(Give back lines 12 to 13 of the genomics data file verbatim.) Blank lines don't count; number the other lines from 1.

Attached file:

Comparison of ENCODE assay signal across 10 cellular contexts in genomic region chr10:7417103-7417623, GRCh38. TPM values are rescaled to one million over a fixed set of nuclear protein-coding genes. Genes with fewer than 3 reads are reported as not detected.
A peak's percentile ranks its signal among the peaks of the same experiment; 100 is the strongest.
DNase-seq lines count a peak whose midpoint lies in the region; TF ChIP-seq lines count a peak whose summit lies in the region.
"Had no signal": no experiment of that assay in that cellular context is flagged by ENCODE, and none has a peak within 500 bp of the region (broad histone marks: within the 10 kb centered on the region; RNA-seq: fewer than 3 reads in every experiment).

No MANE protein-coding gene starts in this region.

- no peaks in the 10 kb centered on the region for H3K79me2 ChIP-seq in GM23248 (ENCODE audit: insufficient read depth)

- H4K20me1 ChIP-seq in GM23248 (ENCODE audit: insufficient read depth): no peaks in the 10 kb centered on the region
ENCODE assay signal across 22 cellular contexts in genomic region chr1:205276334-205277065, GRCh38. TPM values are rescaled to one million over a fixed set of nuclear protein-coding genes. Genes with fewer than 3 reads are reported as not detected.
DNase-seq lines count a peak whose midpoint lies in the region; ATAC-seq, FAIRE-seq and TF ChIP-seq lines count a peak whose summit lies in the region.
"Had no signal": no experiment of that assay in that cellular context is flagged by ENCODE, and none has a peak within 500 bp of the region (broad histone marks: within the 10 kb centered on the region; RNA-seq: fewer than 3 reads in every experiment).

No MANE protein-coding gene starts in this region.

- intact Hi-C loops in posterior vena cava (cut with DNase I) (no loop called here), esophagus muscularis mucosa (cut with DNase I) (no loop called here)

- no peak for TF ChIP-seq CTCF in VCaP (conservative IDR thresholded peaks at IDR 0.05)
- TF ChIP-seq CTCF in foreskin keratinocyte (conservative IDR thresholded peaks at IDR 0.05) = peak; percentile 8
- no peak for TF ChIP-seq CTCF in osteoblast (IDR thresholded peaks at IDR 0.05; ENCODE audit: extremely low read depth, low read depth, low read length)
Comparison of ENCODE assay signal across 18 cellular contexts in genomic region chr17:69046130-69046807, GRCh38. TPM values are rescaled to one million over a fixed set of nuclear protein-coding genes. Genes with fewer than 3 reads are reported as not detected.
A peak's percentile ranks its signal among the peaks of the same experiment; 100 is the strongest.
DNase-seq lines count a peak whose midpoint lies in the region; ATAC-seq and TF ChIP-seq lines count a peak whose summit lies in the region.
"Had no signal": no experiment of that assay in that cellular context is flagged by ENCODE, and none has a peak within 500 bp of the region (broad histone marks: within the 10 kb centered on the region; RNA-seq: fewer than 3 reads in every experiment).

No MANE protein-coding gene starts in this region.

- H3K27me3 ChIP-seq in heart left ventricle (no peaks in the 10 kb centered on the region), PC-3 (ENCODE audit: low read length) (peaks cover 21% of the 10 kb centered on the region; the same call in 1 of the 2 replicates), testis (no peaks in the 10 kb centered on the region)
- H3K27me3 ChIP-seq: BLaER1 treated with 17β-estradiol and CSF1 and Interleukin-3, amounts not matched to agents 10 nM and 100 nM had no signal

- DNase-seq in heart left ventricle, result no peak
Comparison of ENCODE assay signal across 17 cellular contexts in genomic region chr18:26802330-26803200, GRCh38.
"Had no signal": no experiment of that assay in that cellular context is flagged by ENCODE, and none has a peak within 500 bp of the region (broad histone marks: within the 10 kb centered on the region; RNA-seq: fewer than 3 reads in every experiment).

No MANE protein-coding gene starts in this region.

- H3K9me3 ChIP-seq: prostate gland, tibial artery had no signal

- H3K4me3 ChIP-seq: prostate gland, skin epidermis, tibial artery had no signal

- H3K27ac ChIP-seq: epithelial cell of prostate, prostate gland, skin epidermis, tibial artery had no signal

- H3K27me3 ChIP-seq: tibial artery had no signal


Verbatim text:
- intact Hi-C loops in posterior vena cava (cut with DNase I) (no loop called here), esophagus muscularis mucosa (cut with DNase I) (no loop called here)

- no peak for TF ChIP-seq CTCF in VCaP (conservative IDR thresholded peaks at IDR 0.05)